Colds and flu

Updated 22 October 2015

Is it a cold or an allergy?

It's that time of year when a runny nose could be caused by either allergies or a cold - here's how to tell what's causing your symptoms.

0

If you’ve got a runny nose that just won’t quit, you’re no doubt longing for relief. But before you can get better, you first have to know what’s wrong. And since colds and allergies share some of the same symptoms, it can be hard to figure out which one is ailing you.

Is it a cold or an allergy?

Both allergies and colds can cause symptoms such as nasal congestion and sniffles. Both conditions can also lead to sneezing, coughing and a sore throat

But if you’re sneezing a lot, and if you have red, watery, itchy eyes, and your mucus is clear, an allergy is likely to blame. The same is true if you’re sick for longer than a couple of weeks. Since allergies are a reaction to a specific allergen - whether seasonal (such as pollen), or year-round (such as pet dander) - the symptoms can last as long as your exposure to that allergen.

Colds, on the other hand, typically last for three to 14 days. If you have yellow mucus and body aches, it’s probably a cold. Additionally, a cold can cause stronger cough and sore throat symptoms than allergies would.

Treating colds and allergies

Once you know what you’re dealing with, you can concentrate on treating yourself right with these remedies.

For both colds and allergies:

- "Water is your No. 1 defence against both colds and allergies," says Dr. Elizabeth Rocco, a family physician in Lawrence, Mass. "It keeps the mucus thin and moving, which not only unclogs the sinuses, but also helps prevent bacterial infections."

- Humidifiers, saline nasal drops or sprays and staying hydrated are the best ways to treat children who are too young to take medications, but they also all work well for adults. Nasal irrigation systems like Neti pots have also been proven effective for allergies and colds alike. Be sure to blow your nose regularly with a tissue to keep mucus moving.

- Take a decongestant to breathe more easily; it can help reduce inflammation in the mucus membranes.

- Relieve congestion and a runny nose with an antihistamine.

For colds:

- Cough syrup, cough drops or a topical cough medicine you rub on your chest are all effective against a cough.

- If you have more than one symptom, take a multi-symptom medicine to relieve symptoms.

- To fight a sore throat, gargle with salt water or use sore throat lozenges or a sore throat spray. A pain reliever can also help.

For allergies:

- Nasal steroids reduce inflammation in your mucus membranes, relieving itchy, watery eyes as well as congestion.

- If you have recurrent allergies, you may want to consider allergy shots, which involve injections of small amounts of an allergen to build up your tolerance to it.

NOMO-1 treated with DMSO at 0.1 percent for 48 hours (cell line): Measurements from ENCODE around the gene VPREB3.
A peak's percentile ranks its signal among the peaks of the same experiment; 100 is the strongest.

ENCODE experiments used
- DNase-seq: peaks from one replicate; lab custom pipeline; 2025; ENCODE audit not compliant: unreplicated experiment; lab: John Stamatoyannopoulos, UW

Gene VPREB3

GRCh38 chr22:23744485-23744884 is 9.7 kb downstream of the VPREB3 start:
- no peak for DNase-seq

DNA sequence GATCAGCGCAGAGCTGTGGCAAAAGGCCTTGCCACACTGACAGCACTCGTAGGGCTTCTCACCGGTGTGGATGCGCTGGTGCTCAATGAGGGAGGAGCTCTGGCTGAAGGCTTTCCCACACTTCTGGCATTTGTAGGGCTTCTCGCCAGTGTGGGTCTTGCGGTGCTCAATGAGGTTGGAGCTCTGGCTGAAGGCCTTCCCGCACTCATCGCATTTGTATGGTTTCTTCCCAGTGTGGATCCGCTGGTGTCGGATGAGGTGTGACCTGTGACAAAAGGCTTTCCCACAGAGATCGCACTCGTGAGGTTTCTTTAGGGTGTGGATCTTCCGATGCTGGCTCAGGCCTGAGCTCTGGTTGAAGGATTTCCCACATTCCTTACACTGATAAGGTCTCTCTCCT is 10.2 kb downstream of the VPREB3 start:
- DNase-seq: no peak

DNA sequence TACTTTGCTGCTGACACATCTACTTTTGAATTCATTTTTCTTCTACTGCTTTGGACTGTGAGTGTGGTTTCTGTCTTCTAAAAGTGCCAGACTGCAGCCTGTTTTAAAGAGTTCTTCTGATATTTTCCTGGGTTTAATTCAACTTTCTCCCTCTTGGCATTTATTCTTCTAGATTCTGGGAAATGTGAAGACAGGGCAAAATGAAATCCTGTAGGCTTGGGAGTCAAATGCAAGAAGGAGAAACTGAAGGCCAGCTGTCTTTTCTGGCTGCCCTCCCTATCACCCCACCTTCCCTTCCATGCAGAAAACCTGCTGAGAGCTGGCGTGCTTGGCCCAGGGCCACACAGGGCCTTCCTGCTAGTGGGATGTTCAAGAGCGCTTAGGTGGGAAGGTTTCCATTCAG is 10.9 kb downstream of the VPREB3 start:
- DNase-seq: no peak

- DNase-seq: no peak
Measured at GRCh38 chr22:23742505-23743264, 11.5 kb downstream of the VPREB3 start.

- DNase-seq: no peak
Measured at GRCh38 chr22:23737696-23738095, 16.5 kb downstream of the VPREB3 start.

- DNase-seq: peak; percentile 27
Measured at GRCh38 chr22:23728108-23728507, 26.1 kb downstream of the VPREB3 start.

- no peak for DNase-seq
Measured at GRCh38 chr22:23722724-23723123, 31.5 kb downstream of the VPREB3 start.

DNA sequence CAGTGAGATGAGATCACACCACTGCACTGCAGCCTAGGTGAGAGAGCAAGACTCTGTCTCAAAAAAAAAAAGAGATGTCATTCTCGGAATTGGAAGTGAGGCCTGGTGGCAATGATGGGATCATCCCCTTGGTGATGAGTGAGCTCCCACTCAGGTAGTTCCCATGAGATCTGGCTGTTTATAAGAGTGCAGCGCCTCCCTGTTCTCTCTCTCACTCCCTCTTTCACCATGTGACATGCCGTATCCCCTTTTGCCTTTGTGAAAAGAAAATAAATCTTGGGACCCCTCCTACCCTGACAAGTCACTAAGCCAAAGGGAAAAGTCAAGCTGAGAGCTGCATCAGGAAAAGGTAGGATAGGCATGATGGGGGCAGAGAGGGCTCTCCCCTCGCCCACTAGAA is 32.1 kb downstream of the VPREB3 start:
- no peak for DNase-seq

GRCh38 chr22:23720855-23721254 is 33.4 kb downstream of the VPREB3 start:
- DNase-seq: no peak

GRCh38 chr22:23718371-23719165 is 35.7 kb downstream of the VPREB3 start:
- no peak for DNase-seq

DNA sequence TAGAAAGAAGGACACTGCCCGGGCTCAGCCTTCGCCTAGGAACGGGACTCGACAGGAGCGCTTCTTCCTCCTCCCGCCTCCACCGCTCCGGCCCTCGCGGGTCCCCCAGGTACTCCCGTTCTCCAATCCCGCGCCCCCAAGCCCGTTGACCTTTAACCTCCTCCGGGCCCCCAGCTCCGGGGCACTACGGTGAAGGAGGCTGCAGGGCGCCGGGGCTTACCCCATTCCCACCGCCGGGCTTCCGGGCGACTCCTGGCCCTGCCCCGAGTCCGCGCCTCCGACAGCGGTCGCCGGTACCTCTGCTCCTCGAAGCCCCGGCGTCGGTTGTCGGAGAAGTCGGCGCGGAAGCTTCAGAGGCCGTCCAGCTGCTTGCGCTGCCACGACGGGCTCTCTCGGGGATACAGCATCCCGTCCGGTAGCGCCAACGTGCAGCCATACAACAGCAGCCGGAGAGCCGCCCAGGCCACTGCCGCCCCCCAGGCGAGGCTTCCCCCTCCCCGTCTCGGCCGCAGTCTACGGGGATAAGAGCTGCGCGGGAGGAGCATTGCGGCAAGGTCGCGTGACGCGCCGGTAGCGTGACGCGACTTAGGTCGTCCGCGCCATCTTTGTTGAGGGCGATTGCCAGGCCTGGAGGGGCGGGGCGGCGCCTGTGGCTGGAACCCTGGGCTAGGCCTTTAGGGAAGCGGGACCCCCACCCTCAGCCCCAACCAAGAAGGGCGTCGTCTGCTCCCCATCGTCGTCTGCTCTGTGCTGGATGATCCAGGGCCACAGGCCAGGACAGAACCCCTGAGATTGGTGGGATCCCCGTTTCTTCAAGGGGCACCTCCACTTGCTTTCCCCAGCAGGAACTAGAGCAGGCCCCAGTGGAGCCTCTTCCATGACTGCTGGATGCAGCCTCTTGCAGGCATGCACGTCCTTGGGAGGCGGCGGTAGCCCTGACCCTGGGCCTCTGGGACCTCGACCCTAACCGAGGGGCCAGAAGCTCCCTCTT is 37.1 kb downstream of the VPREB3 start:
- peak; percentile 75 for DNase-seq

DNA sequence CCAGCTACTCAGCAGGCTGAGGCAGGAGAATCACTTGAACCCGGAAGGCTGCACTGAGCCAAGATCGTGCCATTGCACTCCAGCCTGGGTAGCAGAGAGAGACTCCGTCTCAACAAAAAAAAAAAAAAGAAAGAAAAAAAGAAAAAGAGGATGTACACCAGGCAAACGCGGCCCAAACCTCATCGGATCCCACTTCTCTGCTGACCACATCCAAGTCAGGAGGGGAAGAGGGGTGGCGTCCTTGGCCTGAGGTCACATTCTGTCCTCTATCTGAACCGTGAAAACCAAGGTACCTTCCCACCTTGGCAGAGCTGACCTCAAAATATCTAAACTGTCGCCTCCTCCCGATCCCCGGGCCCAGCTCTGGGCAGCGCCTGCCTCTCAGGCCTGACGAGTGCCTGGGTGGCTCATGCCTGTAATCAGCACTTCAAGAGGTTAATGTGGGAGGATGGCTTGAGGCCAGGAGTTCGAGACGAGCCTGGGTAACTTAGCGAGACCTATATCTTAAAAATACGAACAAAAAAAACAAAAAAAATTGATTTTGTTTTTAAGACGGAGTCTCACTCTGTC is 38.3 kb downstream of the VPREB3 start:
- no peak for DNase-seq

Finally, whenever you’re sick, try to do what you can to strengthen your immune system. In other words, get a lot of rest. Reduce stress.

Eat lots of fruits and vegetables, and yes, chicken soup too. (Studies show it relieves congestion).

“Doing these things may or may not make you feel better faster,” says Rocco, “but if you don’t do them, your immune system may suffer and you may be more likely to develop complications or catch something else.”

When to call in the antibiotics

Antibiotics only work against bacterial infections - and colds and allergies are neither. However, "both put you at risk for developing an ear or sinus infection within a few days to a couple of weeks after developing symptoms," says Rocco.

"When you have too much mucus clogging your sinuses, it can create an environment where bacteria can multiply and result in an infection."

How do you know if your sinuses have gotten infected? Here are some of the possible symptoms:

Sinus pain

- Headache

- Nasal congestion

- Yellowish or greenish mucus

Fever

- Postnasal drip

- Nausea

- Pressure when you lean forward

Bad breath

- Sore throat

Fatigue

An ear infection, on the other hand, typically causes ear pain and sometimes yellow fluid draining from the ear, fever or a sore throat. If you think your sinuses or ear may be infected, see your doctor.

Sure, it can be tricky to know whether you’ve got a cold or an allergy. But figuring out what’s behind your symptoms means you can take the right steps to get well sooner

 

Read Health24’s Comments Policy

Comment on this story
0 comments
Comments have been closed for this article.

Ask the Expert

Flu expert

Dr Heidi van Deventer completed her MBChB (Bachelor of Medicine and Bachelor of Surgery) degree in 2004 at the University of Stellenbosch.
She has additional training in ACLS (Advanced Cardiac Life Support) and PALS (Paediatric Advanced Life Support) as well as biostatistics and epidemiology.

Dr Van Deventer is currently working as a researcher at the Desmond Tutu Tuberculosis Centre at the University of Stellenbosch.

Still have a question?

Get free advice from our panel of experts

The information provided does not constitute a diagnosis of your condition. You should consult a medical practitioner or other appropriate health care professional for a physical exmanication, diagnosis and formal advice. Health24 and the expert accept no responsibility or liability for any damage or personal harm you may suffer resulting from making use of this content.

* You must accept our condition

Forum Rules